I watched "Alfie" not that long ago. It's an interesting, off-beat dark comedy that is sort of about the pitfalls of womanizing, but also sort of about how womanizing, while leading to pain, leads to about the same amount of pain that life already dishes out, so what's the big deal? Or, as the movie concludes, "So, what's the answer? That's what I keep asking myself. What's it all about? You know what I mean?"
So, far more than a morality play, this is a film that takes a look at morality and concludes: I don't get it, but I think there's something there.
If RottenTomatoes.com is any indication, about 48% have the same query. And I, unfortunately, sort of side with the minority. I do kinda know what he means.
It was the line "whenever you meet a beautiful woman ...just remember, somewhere there's a bloke who's sick of shagging her" that really got me. It's reminiscent of the paragraph from (I think) "Every Young Man's Battle" that goes something like: Satan will do everything he can to get you to sleep with your girlfriend before marriage, and then everything he can to stop you from sleeping with your wife after you're married.
Am I sick of "shagging" my wife? No. But it's certainly not as fun or as common to "mess around" as it was back in college. I've already written about this in the book, so this isn't anything new or surprising. But I'm feeling the implications of this idea play out more forcefully of late.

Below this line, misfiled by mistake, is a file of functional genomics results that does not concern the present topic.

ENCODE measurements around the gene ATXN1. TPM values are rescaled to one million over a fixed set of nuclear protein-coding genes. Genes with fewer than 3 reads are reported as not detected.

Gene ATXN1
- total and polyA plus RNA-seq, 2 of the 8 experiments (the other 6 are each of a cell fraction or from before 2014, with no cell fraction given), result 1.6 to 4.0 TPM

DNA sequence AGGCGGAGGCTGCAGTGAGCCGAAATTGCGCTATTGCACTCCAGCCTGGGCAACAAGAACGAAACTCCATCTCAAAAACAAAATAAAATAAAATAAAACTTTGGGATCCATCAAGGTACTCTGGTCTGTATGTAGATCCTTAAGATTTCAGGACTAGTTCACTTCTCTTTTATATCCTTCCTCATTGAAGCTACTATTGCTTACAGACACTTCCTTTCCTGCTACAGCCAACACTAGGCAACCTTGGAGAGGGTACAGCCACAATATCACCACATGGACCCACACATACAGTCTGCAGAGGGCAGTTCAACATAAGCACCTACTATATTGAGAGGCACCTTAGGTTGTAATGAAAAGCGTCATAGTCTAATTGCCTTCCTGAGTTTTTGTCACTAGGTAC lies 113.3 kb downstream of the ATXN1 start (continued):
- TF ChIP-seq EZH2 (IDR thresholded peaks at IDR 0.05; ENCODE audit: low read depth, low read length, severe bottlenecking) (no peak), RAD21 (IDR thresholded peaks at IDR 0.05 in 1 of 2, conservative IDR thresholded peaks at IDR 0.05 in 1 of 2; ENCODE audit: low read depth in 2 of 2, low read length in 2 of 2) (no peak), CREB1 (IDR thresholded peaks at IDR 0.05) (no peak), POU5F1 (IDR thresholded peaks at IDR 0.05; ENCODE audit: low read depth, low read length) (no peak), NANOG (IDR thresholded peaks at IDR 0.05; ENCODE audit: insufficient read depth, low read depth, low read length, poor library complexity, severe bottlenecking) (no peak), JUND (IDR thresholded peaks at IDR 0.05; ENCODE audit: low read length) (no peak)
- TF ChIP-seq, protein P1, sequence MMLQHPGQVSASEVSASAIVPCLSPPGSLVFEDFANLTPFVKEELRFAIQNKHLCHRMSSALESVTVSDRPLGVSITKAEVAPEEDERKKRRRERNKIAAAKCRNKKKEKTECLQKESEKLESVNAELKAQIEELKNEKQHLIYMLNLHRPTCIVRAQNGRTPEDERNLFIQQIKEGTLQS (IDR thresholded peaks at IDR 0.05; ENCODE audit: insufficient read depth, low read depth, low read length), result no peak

Jason, my co-author, has moved out from Oregon. It's really cool that he's here. We sit and chat, watch movies and TV shows on DVD, and generally hang out. I hope that we can really get moving on the book once he's settled. But his outside perspective allows him to see the... lack... that is in my interactions with Brittany. It's the same lack (or whatever word makes more sense there) that I can see in the relationships of the kids I mentor.
It's easy to look at a situation and say, "You really handled that poorly," or, "You really need to talk with her about that." But I find myself holding back, wary. Why? Because I know what it's like to not feel like talking, to just want to be left alone, to feel that someone is being clingy, stand-offish, whiny, bossy, nosy, annoying, or whatnot. I know how past experience influences current conduct.
But I also know how easy it is to look at another girl (one to whom you are not bound forever by "the Ring", or otherwise) and think, 'Man, he really doesn't see what he's got. If he'd just notice how much she loves him, how cute she is, and how much she just wants to be close to him, he'd want to hold her as much as I do.'
"So, what's the answer? ...What's it all about? You know what I mean?"
This is something that, even though a few people write about it, no one has yet to come to any conclusion or even good solid advice. This is a very clear example of what Jason so aptly points out: We've got this idea that if we could just get them to the altar virgins everything will be okay. But there's so much more....
He's right. He's right and he's not even married.
I know this whole "marriage thing" works, is great, and all that. I know there's hope. It would just be nice to have someone, somewhere, actually point to it in a viable, livable, sensible, reasonable way. Hopefully our book will include such insights by the end of the next draft, but until then, I feel like I'm fighting this ideological battle alone.
It's hard to be hopeful there.